"Warming in Korea stems from greater climate volatility in the mid-latitudes due to temperature changes in the Arctic," said National Institute of Meteorological Sciences researcher Byun Young-hwa. "Even though the absolute strength and frequency of cold waves in winter may decline, it doesn't mean they are gone altogether. There is always a chance of extreme cold waves as atmospheric circulation changes."

In Africa, Europe and the Americas, there is a high risk of composite disasters based on region and topography. As is the case in the Himalayas in Asia, glaciers continue to melt in the Swiss Alps and the central Andes in America. There could also be flooding and landslides caused by increased rainfall in mountainous areas in these regions. Urban areas filled with skyscrapers and no wind paths will take more damage from heat waves and see wind speeds decline.

The report forecasts that vegetation and waterfront areas will become even more valuable in cities as a result of this. If greenhouse gases continue to rise, the concentration of oxygen in seawater could also fall. The increasing concentration of carbon dioxide in the atmosphere could accelerate the pace of ocean acidification.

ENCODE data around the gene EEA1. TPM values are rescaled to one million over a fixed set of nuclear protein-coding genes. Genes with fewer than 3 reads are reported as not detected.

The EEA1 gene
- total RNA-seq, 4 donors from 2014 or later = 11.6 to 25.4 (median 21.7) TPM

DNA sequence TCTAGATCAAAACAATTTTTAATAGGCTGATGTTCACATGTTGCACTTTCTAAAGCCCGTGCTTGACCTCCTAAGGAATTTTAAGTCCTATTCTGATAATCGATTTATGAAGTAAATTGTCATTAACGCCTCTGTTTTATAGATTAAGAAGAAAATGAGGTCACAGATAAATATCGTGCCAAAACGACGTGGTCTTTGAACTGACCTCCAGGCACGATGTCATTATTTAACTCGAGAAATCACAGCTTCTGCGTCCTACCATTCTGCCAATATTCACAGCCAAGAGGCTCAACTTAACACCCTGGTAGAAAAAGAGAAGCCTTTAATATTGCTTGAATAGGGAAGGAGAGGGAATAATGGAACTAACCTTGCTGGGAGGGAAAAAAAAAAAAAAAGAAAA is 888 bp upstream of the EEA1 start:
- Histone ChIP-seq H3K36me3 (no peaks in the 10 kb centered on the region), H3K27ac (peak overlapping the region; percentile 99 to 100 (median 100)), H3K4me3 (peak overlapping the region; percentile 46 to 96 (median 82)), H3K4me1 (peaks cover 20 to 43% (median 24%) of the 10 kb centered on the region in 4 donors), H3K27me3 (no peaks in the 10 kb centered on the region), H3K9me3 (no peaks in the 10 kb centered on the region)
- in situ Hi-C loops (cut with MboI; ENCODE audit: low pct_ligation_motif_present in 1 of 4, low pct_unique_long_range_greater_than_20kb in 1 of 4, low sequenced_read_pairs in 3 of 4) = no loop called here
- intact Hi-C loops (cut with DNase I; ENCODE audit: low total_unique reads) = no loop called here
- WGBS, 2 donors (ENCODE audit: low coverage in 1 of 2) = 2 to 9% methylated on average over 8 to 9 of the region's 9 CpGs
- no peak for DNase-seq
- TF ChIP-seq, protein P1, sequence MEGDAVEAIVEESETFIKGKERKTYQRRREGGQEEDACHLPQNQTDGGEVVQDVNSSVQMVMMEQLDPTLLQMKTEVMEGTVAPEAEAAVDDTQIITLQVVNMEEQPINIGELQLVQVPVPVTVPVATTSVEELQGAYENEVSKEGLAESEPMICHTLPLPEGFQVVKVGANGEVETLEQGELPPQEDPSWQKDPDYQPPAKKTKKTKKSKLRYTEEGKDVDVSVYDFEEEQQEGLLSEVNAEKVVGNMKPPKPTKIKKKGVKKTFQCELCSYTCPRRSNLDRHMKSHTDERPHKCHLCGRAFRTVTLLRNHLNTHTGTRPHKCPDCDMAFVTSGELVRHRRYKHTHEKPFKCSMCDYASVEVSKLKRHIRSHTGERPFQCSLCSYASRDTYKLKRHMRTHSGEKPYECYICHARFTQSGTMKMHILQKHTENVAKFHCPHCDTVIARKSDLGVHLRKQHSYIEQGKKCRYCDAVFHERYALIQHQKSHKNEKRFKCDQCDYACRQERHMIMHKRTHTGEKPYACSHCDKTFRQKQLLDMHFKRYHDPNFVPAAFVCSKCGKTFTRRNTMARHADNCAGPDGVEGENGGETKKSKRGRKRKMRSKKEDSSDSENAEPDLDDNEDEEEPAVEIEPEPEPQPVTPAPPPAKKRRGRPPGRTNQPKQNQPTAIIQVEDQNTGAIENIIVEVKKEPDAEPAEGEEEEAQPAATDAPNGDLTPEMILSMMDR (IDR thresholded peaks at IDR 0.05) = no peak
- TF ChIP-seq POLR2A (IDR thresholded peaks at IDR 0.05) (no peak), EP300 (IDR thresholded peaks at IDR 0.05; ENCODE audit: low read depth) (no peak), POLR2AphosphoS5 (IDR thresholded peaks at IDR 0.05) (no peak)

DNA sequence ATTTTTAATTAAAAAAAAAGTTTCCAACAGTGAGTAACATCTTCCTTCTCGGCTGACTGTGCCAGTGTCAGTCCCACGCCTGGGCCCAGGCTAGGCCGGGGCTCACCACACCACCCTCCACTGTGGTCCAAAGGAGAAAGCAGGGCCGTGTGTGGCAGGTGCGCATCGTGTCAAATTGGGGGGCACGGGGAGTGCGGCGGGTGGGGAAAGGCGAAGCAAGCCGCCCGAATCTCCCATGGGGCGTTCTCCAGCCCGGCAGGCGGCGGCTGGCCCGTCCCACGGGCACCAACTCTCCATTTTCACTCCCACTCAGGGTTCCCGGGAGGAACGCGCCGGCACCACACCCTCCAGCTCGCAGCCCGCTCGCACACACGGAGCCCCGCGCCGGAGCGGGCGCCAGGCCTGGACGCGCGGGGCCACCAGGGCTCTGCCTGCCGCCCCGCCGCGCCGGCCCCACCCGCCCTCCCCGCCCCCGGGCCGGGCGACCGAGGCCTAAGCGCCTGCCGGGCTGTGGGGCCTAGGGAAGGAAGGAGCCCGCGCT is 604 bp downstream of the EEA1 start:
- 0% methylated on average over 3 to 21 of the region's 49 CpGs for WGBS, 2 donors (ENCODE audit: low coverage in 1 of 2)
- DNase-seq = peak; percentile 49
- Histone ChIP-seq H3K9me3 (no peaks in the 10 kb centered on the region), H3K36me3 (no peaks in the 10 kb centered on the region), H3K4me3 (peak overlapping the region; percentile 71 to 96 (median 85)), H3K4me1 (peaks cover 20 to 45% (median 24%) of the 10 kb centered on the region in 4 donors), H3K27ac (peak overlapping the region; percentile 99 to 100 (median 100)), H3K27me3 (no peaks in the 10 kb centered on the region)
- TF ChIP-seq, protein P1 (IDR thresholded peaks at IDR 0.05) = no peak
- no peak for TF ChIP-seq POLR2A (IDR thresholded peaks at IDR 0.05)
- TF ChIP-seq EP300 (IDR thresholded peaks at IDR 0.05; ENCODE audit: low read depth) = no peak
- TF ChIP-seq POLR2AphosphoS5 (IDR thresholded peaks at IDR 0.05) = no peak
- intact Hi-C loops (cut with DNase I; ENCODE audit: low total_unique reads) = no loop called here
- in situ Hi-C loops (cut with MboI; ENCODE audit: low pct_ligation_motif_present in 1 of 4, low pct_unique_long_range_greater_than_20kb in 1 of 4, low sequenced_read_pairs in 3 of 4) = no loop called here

In June, AFP reported they had obtained a copy of the IPCC's Sixth Assessment Report, which is scheduled to be released in the second half of 2022, and outlined its content. According to the report, if the average global temperature rises by 1.5-2 degrees, 1.7 billion people will be exposed to heatwaves and 420 million will suffer from thermal diseases. Flood damage could also lead to the displacement of 2.7 million people every year.

This extreme weather is ultimately linked to shortages of food and drinking water. By 2050, the number of people facing death or a threat to their life over hunger and malnutrition will rise to 80 million. Infectious diseases such as dengue fever, yellow fever and the Zika virus could appear in the mid-latitudes, including Asia and Europe. In the scenario with a high concentration of greenhouse gases, 2.25 billion people in Asia, Europe and Africa will become exposed to the threat of dengue fever.

If temperatures rise by 1.5 degrees, the number of people affected by flooding in Colombia, Brazil and Argentina will rise by 100-200 percent. In the 2-degree scenario, 400 million or more people living in urban areas will be exposed to drinking water shortages. If the earth's average temperature increases by 2-3 degrees, it is forecast that 54 percent of species will become extinct by the end of the century. Furthermore, a 2-degree temperature rise will see 15 percent of permafrost disappear by 2100, with the carbon released from this amounting to 36-67 billion tons. These grim forecasts will be covered in more detail in the full report released next year.

The IPCC's Working Group I report ended with the statement, "All changes will present challenges to drinking water, energy generation and ecosystems."

By Choi Woo-ri, staff reporter